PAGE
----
What is a cowboy?
Las Cruces, New Mexico
A cowboy is generally considered to be someone who tends cattle herds on North American ranches—usually from horseback. Historically, cowboys were regarded as independent, self-reliant, resourceful, proud, fearless and sometimes reckless.
The word “cowboy” in the United States dates to the Revolutionary War, when British Tories used cowbells to lure Patriot herdsmen into the woods for ambush. “Cowboy” became synonymous with “rustler” during the 1880s due to the outlaw cowboys running around Arizona’s Cochise County.
The best descriptions I’ve heard of cowboys is a composite of sayings I have gathered over the years: “Noisy fellers with bow legs and brass stomachs that work from the hurricane deck of a half-broke cow horse. They live in and love the outdoors; hate fences and respect rivers; throw one of ’em into a river, and he’ll naturally float upstream. The only way to get rid of one is to cut off his head and bury it someplace where he can’t find it.”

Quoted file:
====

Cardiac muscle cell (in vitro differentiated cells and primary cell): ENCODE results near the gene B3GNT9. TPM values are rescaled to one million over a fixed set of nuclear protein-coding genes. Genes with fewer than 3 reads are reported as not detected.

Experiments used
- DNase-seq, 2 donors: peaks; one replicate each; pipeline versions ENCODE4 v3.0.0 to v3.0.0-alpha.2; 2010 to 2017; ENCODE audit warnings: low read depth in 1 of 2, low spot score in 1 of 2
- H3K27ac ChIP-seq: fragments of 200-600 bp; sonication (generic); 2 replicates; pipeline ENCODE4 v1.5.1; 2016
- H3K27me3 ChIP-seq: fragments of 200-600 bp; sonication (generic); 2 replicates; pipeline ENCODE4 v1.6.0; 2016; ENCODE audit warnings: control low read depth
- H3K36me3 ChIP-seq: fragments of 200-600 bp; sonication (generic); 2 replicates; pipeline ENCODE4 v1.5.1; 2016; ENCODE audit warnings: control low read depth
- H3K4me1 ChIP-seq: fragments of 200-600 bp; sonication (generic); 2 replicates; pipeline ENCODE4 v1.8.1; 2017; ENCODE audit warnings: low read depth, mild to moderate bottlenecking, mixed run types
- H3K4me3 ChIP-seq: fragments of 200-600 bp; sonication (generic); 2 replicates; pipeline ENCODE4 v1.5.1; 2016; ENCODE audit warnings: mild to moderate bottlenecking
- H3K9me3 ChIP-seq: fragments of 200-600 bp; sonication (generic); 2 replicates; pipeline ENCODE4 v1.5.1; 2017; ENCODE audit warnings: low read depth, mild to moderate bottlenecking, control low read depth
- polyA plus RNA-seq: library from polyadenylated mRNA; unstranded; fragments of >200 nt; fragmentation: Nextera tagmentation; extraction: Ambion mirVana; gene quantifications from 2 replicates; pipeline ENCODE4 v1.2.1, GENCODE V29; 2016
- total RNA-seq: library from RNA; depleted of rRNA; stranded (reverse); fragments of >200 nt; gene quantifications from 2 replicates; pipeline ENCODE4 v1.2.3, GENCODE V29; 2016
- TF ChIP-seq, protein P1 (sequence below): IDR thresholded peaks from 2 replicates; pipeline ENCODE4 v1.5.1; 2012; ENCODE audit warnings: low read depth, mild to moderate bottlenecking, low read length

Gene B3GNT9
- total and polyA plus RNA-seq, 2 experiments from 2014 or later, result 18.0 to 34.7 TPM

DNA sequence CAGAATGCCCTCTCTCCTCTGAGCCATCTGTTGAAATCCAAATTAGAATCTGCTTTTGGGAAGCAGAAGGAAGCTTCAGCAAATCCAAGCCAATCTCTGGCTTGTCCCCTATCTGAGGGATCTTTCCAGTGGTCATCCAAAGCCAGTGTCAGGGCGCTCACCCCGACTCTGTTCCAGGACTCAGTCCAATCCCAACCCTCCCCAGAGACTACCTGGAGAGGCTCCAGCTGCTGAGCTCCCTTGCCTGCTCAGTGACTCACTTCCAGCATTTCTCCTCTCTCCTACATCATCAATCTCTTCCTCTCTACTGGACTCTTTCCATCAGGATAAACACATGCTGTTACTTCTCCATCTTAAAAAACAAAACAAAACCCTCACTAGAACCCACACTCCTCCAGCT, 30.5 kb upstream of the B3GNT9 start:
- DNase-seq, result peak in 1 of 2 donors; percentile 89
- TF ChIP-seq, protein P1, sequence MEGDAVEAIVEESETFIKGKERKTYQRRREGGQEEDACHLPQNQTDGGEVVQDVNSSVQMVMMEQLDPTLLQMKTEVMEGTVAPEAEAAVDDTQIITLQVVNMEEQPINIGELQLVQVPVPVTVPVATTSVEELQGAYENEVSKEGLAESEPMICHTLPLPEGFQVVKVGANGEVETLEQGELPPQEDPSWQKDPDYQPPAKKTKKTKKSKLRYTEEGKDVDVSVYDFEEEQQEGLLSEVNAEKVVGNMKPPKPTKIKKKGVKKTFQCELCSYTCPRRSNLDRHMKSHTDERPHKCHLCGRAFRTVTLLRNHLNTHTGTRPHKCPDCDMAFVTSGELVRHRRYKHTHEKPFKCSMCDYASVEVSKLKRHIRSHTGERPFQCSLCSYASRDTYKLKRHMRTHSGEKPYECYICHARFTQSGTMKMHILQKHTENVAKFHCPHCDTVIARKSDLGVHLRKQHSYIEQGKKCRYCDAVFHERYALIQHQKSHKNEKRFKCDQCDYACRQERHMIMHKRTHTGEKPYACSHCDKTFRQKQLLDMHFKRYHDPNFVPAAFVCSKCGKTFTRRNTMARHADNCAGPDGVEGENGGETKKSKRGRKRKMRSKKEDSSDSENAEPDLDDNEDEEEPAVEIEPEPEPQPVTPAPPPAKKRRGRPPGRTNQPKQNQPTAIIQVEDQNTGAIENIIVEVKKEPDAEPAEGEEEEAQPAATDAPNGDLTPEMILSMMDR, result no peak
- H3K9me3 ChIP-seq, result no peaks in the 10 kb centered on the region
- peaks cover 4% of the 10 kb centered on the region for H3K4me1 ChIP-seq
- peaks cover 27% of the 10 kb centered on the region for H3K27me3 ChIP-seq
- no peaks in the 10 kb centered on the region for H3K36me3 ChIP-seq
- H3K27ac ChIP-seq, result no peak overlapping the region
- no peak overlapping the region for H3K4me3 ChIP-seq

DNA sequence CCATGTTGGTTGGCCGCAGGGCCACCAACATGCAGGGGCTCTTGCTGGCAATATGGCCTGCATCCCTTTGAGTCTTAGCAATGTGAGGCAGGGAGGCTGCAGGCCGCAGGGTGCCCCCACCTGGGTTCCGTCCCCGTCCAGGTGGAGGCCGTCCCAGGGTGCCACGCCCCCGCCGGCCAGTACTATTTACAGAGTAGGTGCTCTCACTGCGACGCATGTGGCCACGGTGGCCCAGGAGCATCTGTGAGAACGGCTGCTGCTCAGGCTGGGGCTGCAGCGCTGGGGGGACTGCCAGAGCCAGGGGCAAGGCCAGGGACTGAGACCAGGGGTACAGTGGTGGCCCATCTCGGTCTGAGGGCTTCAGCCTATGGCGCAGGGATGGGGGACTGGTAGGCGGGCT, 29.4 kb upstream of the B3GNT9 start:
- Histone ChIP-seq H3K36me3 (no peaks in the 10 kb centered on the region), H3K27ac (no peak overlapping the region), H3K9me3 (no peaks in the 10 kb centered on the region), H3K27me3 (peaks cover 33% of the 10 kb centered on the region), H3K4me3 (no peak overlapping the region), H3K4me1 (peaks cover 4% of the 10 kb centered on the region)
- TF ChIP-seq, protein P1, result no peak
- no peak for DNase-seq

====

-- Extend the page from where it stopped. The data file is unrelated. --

Marshall Trimble is Arizona’s official state historian and the vice president of the Wild West History Association. His latest book is Arizona’s Outlaws and Lawmen.
If you have a question, write: Ask the Marshall, P.O. Box 8008, Cave Creek, AZ 85327 or e-mail him at firstname.lastname@example.org